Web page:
We were seated on a clean table with plenty of space for the eight of us. It was a round table (which I prefer as it makes it easier for people to converse) laid with a crisp white cloth and napkins, which for some reason featured a huge lump of driftwood in the middle. This was swiftly removed as we needed the space for our drinks. We've definitely got our priorities right! The seats were comfortable, which I appreciated as I get back pain without support, which can mar many restaurant experiences for me.
We had a choice between the set menu and the a la carte. Many of us went for the set menu, which was priced at three courses for £23, but I went a la carte as I didn't especially fancy any of the choices. If you're going on a budget, then don't worry as there is plenty of choice on the set menu - I just fancied splashing out on a steak! The a la carte menu features starters such as soup, mussels, duck and squid at around £6 to £8, mains including lamb, chicken and monkfish at around £15 to £20 and desserts like panacotta and chocolate pave at around £7. I didn't notice any specials at all, although the menu does offer a fish choice which changes daily. Drinks are obviously quite pricy, with the cheapest bottle of wine being £21, and my soft drink, the tiniest Coke in the world, packed with tons of ice, costing a disappointing £1.75!
Once we'd ordered, we were waiting around ten minutes for our starters, which I felt was reasonable. I had ordered the Ryefield goat's cheese, with asparagus, filo crisps and beetroot textures. I'm not a beetroot fan, so asked for it without, and was told that beetroot was 'the main part of the dish' and without it there would just be 'a bit of goat's cheese and some asparagus'. I did wonder, why, then, it was listed as goat's cheese on the menu, with the beetroot mentioned as an afterthought, but clearly the beetroot was used to bulk out the dish! The waitress kindly offered to see if the chef could do something else with the dish, and it arrived with celeriac puree and radish instead. I'm not a celeriac fan either, but at least it doesn't have as pungent a taste as beetroot, so it was easily ignored. Overall, the dish was absolutely incredible and was one of those plates you keep imagining to yourself days later! The goat's cheese was intensely flavoursome and really packed a punch even though there wasn't much of it. The asparagus was perfectly cooked, and the filo crisps had a touch of honey that balanced that tang of the goat's cheese delightfully. I would order this dish time and time again with pleasure.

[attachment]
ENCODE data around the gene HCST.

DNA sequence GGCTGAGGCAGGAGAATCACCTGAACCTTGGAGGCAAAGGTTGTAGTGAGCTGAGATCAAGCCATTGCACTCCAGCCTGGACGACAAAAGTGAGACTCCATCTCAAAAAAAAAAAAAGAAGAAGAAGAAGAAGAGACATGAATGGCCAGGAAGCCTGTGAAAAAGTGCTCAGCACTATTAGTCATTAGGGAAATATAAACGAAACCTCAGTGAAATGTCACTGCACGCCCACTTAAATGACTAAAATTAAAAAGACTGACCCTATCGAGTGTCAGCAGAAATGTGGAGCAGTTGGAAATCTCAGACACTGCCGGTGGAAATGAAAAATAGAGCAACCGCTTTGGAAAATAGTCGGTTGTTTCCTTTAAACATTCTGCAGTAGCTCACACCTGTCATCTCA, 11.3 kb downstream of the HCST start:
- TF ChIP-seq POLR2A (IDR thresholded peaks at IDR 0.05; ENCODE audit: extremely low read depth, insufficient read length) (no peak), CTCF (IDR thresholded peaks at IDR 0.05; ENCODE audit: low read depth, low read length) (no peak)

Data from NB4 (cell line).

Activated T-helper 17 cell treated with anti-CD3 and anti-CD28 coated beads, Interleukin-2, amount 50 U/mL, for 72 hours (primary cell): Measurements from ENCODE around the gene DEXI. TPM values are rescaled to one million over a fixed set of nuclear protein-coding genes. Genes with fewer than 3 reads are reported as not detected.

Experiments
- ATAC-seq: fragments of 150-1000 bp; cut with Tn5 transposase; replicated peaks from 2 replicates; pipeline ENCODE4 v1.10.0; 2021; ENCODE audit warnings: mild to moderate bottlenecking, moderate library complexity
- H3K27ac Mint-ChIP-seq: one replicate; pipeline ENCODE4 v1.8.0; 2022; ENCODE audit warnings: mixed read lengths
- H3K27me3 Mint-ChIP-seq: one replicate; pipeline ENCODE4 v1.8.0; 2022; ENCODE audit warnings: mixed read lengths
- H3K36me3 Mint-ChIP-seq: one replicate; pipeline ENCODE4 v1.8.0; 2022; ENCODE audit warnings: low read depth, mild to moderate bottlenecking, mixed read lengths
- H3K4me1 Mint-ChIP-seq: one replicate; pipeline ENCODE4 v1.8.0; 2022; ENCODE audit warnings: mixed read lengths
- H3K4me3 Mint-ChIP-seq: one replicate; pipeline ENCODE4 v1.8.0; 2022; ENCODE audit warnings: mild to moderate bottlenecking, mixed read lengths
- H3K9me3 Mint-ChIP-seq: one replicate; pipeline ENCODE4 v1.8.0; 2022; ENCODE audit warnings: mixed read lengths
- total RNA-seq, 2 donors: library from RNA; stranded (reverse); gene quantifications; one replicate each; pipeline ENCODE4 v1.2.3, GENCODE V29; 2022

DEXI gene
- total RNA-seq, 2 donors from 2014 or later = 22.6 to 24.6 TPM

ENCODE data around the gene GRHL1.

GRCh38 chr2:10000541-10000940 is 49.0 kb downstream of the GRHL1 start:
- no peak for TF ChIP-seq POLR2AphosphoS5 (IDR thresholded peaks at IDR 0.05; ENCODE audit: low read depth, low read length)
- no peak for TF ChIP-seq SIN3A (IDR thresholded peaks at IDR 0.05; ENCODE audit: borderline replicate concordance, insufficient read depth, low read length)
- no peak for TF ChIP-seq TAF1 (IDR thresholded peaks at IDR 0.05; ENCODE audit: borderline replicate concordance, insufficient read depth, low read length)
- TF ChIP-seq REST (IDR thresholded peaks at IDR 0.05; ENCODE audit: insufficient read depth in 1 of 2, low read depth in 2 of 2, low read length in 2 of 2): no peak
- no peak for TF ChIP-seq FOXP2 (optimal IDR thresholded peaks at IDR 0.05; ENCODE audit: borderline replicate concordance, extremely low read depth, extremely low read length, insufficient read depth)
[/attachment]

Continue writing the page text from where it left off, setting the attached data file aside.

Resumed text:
We were all busy chatting away so it took us a while to finish our starters. There wasn't much of a gap between the starters and the mains in the end, even though one person at the table had ordered a well done steak, but it didn't feel rushed. My main, the Angus sirloin with chophouse butter, red wine, hand cut chips and a rocket salad, arrived looking divine. The steak came first, with the butter and wine over the top, and on a separate plate was a bowl of chunky chips and a bowl of salad.